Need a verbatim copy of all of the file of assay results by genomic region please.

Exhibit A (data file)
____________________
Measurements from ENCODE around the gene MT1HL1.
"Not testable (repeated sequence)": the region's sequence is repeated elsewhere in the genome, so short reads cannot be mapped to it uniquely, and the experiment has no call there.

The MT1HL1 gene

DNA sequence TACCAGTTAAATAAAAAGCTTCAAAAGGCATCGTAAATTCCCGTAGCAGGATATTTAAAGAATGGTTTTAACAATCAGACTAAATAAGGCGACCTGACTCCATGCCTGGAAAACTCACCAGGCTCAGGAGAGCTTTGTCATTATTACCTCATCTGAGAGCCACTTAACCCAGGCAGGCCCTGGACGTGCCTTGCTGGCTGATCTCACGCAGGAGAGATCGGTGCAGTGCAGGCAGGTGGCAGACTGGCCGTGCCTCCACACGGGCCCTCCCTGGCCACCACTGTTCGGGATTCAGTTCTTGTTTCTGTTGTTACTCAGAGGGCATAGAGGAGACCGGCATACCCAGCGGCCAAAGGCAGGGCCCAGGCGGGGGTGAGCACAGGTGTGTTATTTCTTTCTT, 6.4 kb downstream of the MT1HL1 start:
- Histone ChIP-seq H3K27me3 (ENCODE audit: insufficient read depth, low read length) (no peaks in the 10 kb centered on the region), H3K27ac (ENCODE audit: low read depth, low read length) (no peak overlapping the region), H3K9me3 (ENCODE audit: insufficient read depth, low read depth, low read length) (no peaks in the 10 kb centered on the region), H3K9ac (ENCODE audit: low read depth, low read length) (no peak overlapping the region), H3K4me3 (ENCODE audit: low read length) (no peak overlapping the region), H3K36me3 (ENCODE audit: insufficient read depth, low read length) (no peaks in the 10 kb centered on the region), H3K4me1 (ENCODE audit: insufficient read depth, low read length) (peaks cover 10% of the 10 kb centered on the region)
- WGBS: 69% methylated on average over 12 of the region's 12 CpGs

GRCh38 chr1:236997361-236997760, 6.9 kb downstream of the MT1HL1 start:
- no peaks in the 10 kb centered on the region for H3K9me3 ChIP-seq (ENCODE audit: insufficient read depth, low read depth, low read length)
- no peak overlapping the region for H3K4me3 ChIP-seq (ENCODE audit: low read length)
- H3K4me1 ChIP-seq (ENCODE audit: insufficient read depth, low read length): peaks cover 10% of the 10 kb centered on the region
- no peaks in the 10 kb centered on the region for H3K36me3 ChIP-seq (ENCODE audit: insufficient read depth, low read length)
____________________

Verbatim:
Measurements from ENCODE around the gene MT1HL1.
"Not testable (repeated sequence)": the region's sequence is repeated elsewhere in the genome, so short reads cannot be mapped to it uniquely, and the experiment has no call there.

The MT1HL1 gene

DNA sequence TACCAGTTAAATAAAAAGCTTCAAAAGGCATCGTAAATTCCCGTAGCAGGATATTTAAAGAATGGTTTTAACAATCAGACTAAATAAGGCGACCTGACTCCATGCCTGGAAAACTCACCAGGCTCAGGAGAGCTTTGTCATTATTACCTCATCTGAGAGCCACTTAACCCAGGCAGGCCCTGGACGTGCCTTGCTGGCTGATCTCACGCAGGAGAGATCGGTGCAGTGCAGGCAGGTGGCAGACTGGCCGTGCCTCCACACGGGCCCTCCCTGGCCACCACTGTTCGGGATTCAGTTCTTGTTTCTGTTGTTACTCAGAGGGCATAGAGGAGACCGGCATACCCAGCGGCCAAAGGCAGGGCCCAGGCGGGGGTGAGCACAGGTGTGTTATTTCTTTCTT, 6.4 kb downstream of the MT1HL1 start:
- Histone ChIP-seq H3K27me3 (ENCODE audit: insufficient read depth, low read length) (no peaks in the 10 kb centered on the region), H3K27ac (ENCODE audit: low read depth, low read length) (no peak overlapping the region), H3K9me3 (ENCODE audit: insufficient read depth, low read depth, low read length) (no peaks in the 10 kb centered on the region), H3K9ac (ENCODE audit: low read depth, low read length) (no peak overlapping the region), H3K4me3 (ENCODE audit: low read length) (no peak overlapping the region), H3K36me3 (ENCODE audit: insufficient read depth, low read length) (no peaks in the 10 kb centered on the region), H3K4me1 (ENCODE audit: insufficient read depth, low read length) (peaks cover 10% of the 10 kb centered on the region)
- WGBS: 69% methylated on average over 12 of the region's 12 CpGs

GRCh38 chr1:236997361-236997760, 6.9 kb downstream of the MT1HL1 start:
- no peaks in the 10 kb centered on the region for H3K9me3 ChIP-seq (ENCODE audit: insufficient read depth, low read depth, low read length)
- no peak overlapping the region for H3K4me3 ChIP-seq (ENCODE audit: low read length)
- H3K4me1 ChIP-seq (ENCODE audit: insufficient read depth, low read length): peaks cover 10% of the 10 kb centered on the region
- no peaks in the 10 kb centered on the region for H3K36me3 ChIP-seq (ENCODE audit: insufficient read depth, low read length)